While AI is one of the hottest fields in the technology world today, it has been slow to work its way in to the modern ERP (Enterprise Resource Planning) landscape until just recently.
Many are still having difficulty understanding what the truly implementable possibilities available today are versus the hype touted by companies across the globe. One recent study revealed that over 40% of “AI companies” don’t use any AI at all (1). So to help you separate the wheat from the chaff, on this blog, I will be discussing where AI has come from, what works today and what are the near-term solutions that can make a significant impact for you, your company and your industry.
So, for those not familiar with me or Avantiico, a bit of background. I have been actively working in the field of Artificial Intelligence for over 30 years. I was driven by my love of computers and robots since I was a teenager and felt that since I didn’t get the natural version, artificial intelligence was a good substitute. I grew up in a family business that viewed computers as our competitive advantage so it was clear to me even then that every aspect of the business could benefit from good process and good systems. I spent most of my career implementing ERP systems including Manman, Baan, Oracle and the Microsoft family of systems from Axapta through its current incarnation, Dynamics 365 Finance and Operations. The other side of my career has been doing AI consulting and startups as well as being a board member of several AI companies. I have specialized in many aspects of AI including Chatbots and Natural Language Processing (NLP), computer vision, machine learning and AI for Good to figure out how we develop moral and ethical AI. I have had the honor to work with some of the most amazing and innovative people in the field and continue to learn every single day. A few years ago, I stepped out the ERP industry to focus on AI exclusively only to find that my passion for large complex business systems would be my best and highest use, so I have joined Avantiico to help bring advanced AI to the Dynamics 365 ecosystem.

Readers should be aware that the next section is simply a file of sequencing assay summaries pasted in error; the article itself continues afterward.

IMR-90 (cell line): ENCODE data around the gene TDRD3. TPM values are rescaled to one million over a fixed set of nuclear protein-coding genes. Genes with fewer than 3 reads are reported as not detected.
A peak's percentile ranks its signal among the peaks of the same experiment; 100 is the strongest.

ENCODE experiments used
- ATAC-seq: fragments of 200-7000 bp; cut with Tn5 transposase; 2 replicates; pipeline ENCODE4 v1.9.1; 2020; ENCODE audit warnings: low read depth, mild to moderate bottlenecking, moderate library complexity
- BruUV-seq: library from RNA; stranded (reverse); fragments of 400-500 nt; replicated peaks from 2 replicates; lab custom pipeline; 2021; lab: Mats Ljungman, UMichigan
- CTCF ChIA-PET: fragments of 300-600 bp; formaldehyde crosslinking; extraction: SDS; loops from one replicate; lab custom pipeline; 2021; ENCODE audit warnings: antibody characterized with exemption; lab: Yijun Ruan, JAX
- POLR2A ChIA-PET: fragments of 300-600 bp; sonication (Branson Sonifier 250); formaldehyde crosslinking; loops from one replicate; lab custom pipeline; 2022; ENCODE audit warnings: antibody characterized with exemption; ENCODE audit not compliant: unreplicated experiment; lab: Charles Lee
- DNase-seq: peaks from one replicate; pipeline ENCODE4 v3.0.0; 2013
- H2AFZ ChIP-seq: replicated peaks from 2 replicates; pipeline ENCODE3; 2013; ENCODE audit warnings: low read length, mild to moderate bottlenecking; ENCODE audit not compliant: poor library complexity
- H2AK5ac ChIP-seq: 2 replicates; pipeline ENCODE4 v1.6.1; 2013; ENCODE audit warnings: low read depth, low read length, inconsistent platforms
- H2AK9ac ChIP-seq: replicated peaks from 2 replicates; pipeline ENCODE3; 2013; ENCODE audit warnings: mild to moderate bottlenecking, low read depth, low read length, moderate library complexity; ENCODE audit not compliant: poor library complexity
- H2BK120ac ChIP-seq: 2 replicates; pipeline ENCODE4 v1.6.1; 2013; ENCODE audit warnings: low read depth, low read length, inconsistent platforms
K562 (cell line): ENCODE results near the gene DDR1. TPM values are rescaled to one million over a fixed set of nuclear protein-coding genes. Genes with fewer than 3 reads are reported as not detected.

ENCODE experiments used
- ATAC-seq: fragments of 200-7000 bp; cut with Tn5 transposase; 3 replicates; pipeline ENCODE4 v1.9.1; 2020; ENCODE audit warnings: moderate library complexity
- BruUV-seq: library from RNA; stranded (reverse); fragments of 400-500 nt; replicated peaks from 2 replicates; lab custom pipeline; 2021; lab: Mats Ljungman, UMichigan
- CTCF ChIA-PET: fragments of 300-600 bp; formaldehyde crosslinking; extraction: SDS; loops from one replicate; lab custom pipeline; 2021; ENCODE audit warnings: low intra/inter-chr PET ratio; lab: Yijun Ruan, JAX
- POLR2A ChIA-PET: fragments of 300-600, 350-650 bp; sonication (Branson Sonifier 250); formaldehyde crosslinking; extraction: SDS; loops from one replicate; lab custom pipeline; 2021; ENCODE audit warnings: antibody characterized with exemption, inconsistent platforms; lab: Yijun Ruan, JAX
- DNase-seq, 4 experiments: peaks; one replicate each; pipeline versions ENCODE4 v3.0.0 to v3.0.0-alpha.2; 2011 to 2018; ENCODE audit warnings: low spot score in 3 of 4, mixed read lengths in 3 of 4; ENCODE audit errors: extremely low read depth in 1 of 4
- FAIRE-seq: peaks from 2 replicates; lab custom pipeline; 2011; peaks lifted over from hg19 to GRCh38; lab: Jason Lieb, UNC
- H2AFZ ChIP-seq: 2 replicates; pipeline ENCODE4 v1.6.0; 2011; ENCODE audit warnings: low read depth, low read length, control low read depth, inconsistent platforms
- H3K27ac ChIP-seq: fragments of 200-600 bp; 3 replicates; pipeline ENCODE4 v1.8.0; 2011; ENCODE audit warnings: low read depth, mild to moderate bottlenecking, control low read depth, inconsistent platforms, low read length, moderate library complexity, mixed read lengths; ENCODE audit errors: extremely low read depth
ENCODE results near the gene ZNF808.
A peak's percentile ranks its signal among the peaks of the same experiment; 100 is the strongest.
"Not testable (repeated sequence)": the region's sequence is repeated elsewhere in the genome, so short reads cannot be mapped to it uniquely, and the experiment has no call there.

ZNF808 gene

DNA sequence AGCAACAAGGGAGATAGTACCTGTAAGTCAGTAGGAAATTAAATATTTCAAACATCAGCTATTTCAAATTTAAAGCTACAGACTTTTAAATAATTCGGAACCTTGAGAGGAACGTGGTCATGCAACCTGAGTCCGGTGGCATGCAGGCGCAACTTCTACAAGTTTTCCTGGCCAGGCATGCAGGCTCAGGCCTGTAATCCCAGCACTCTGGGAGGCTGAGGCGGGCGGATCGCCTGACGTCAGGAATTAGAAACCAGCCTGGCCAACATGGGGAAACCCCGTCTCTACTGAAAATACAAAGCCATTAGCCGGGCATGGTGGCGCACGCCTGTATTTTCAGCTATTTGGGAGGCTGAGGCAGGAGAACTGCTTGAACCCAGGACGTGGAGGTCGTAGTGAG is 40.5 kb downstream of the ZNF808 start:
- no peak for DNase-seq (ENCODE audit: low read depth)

Avantiico is a Microsoft Gold Partner who specializes in strong application and technical expertise. When I was looking for the right company to join to bring AI to this market, Avantiico had the right combination of excellence and vision due to the amazing team that the founders had assembled. Many of the people that I respected most had joined the company back when it was called AXMentor. They changed the name due to Microsoft rebranding the product from AX to Dynamics 365. Same company, just a new name for the company that was known for being the ones you called when an implementation had gone off the rails. When I reached out to Avantiico, I was excited to see that the top management and founders, Lauge and Henrik, also shared my belief that it was time for a focused initiative to bring AI to their customers. They saw that Microsoft was pouring enormous resources into AI across their product lines and that everything from Cortana to the HoloLens, Azure to Power BI, and now, across the Dynamics 365 product suite. They agreed that companies today must have an AI strategy that complements their ERP strategy to be successful.
One definition of Artificial Intelligence is the ability for software to identify complex patterns and act upon that information. Another definition is a computer system able to perform tasks that normally require human intelligence, such as visual perception, speech recognition, decision-making, and translation between languages. So, whether that is a system that looks at large amounts of traffic data to find better routes for navigation like Waze or Apple Maps, one that reads and listens customer service call data to create Natural Language chatbots to handle incoming customer calls and texts or advanced vision systems to spot product defects that can’t be seen by the human eye during production, AI can augment us with human-level or above abilities.
AI also has several other variations and definitions that are important to understand. Machine learning is a term to describe a subset of AI that analyzes a large amount of data to carry out a task, rather than traditional software defined by a programmer. In the past, Machine Learning required complex data preparation, data manipulation and manual articulation to be effective but this has recently evolved into deep learning systems that are capable of unsupervised learning from data that is unstructured or unlabeled. This has expanded the usefulness of machine learning from the research and academic worlds to have major opportunities for the Enterprise. Neural networks are the computational models of machine learning that are designed in a way that is similar to how neurons in our brains work. They come in many flavors that are used based on the type of data and outcomes required. Some of the most common types of neural networks include Recurrent, Modular and Convolutional Neural Networks. You do not need to understand the various Machine Learning types to implement AI in the Enterprise as companies are building applications, including Microsoft, on these foundations with predefined data integrations and user-friendly interfaces. I will go into more detail on the various types of AI, including Narrow AI, Artificial General Intelligence (AGI) and even the future of ASI, Artificial Super Intelligence in future blogs.